Summer is coming to an end. It isn't the back to school ads that tipped me off, it was the figs filling up the grocery shelves. It almost makes the end of summer palatable. Almost. (The Halloween decorations are another story. I suppose I should be thankful that the Christmas decorations aren't out quite yet. I digress.)
Portland is packed with yellow fig trees. In a few weeks the neighborhood will be carpeted with fallen figs and yellow jackets. I wish I could say that these were delicious, but I can't. I have yet to find a way to make them really enjoyable. Any Ideas?
My heart belongs to the California Mission Figs. Black/ purple beauties with a sweet floral flavor. Lots of little seeds that remind me of eating fig newtons as a kid. I buy them by the pound, nearly daily, when they are in season.
Yesterday I found mission figs on sale for $3 a pound. I bit the bullet and bought 8 pounds. 8 POUNDS... what was I thinking? Once faced with 8 pounds of sweet, sweet figginess I realized there was no way to eat all of these AND actually leave the house. I have been wanting to try fig jam and felt it was now or never.
I am not going to walk you through the actual canning of jam. I followed basic jam canning protocol. If you are unsure of your canning ability, try this recipe out with a friend or family member who is a practiced canner. I tried to teach a friend how to can, and she didn't speak to me for weeks afterward, so I would pick your teacher carefully.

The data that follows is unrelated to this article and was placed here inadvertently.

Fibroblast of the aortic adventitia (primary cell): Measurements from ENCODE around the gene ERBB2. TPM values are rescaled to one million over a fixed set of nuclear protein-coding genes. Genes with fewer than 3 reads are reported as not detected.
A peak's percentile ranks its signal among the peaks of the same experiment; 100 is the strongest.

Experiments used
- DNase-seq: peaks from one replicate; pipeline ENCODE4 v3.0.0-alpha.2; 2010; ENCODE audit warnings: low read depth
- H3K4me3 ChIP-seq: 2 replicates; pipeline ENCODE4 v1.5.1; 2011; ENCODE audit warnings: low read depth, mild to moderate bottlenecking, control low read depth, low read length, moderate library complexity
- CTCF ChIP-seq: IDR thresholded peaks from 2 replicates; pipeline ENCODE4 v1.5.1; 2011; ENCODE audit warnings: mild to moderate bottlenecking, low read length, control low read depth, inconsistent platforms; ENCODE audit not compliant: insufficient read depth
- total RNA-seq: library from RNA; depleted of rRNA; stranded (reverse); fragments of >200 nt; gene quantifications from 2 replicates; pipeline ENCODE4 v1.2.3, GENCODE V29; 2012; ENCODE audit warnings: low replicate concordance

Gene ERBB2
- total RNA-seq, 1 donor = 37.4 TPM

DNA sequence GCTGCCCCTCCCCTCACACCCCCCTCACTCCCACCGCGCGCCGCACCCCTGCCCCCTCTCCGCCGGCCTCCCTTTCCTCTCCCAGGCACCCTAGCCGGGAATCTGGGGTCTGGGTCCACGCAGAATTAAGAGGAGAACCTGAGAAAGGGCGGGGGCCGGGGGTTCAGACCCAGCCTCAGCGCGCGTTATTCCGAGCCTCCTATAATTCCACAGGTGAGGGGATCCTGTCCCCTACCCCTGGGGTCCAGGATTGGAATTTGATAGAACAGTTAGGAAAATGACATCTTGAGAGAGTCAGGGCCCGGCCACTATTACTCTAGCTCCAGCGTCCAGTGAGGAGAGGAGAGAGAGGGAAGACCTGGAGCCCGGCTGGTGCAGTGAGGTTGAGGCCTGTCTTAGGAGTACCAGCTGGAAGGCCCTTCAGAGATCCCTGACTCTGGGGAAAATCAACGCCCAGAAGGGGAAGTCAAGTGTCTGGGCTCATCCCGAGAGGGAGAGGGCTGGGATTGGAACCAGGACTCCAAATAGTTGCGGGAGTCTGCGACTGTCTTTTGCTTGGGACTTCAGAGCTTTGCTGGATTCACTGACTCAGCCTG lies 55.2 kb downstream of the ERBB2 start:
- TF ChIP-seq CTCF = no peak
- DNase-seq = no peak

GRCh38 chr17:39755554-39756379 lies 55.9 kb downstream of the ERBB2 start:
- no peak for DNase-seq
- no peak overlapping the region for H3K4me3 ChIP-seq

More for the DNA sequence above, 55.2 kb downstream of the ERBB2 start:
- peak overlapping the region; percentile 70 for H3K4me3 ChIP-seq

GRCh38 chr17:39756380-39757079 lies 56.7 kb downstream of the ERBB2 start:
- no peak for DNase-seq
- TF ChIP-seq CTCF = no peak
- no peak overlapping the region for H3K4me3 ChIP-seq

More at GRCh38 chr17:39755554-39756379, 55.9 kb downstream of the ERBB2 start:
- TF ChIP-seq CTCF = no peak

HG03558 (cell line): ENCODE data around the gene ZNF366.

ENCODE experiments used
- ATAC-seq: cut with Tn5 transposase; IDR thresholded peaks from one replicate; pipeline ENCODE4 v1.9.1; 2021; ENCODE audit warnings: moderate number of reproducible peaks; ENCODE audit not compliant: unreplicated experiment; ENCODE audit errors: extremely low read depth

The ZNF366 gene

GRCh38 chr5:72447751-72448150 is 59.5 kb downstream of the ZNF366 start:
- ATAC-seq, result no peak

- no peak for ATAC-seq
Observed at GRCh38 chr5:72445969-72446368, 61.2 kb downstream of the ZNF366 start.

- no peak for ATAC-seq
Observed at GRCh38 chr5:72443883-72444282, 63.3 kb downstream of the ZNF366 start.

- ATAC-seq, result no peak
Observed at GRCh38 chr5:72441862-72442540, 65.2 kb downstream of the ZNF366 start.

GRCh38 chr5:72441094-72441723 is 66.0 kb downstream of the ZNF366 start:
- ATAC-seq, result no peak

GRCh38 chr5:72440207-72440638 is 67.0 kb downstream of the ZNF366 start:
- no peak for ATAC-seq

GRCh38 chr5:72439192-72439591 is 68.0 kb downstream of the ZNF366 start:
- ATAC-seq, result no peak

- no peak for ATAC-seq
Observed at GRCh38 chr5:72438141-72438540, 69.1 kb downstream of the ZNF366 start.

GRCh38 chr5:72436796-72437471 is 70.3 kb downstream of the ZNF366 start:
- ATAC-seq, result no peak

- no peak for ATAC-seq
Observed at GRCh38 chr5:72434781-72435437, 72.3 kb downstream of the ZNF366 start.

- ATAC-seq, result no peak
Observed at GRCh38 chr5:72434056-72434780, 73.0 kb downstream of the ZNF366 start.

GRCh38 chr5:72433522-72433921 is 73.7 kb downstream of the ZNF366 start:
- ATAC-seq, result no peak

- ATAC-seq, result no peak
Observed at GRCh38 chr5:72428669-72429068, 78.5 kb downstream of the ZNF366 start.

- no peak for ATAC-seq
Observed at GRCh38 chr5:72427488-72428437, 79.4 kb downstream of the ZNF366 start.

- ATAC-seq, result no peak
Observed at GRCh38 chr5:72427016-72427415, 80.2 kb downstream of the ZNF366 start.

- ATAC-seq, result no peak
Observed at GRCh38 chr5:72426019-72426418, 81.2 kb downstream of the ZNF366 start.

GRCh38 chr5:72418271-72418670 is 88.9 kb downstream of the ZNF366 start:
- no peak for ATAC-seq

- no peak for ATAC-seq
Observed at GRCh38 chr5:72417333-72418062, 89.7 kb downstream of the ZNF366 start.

That said, this is a super simple recipe. There is no pectin, a small amount of sugar and the sweet fig flavor shines through. I made two batches. In the first batch I quartered all the fruit, it turned out more like a preserve. In the second I pureed it, which made a thick jam. Both taste delicious!
I needed 7 pint jars for the quartered figs and 8 for the pureed - sterilized
new lids and rings for each jar - sterilized
4 pounds figs - pureed or quartered
1/2 cup water
2 cups sugar
2 lemons, zested and juiced.
1. In a large soup pot add water and sugar. Simmer until sugar is melted.
2. Add 2 pounds of the figs. Simmer for 30 minutes, stirring often. After about 15 minutes the figs will turn a beautiful shade of purple and it will start to thicken.
3. After 30 minutes add the rest of the figs and simmer for 20 - 30 minutes or until all the figs are cooked and the jam is thick.
4. Add lemon juice and zest, stir in well.
At this point the jam is ready to be spooned into your sterilized jars and sealed.
This jam is wonderful on goat cheese.
Other fig ideas:
Roasted figs with marscarpone cheese
Pizza with figs, blue cheese, and argula
How do you eat figs?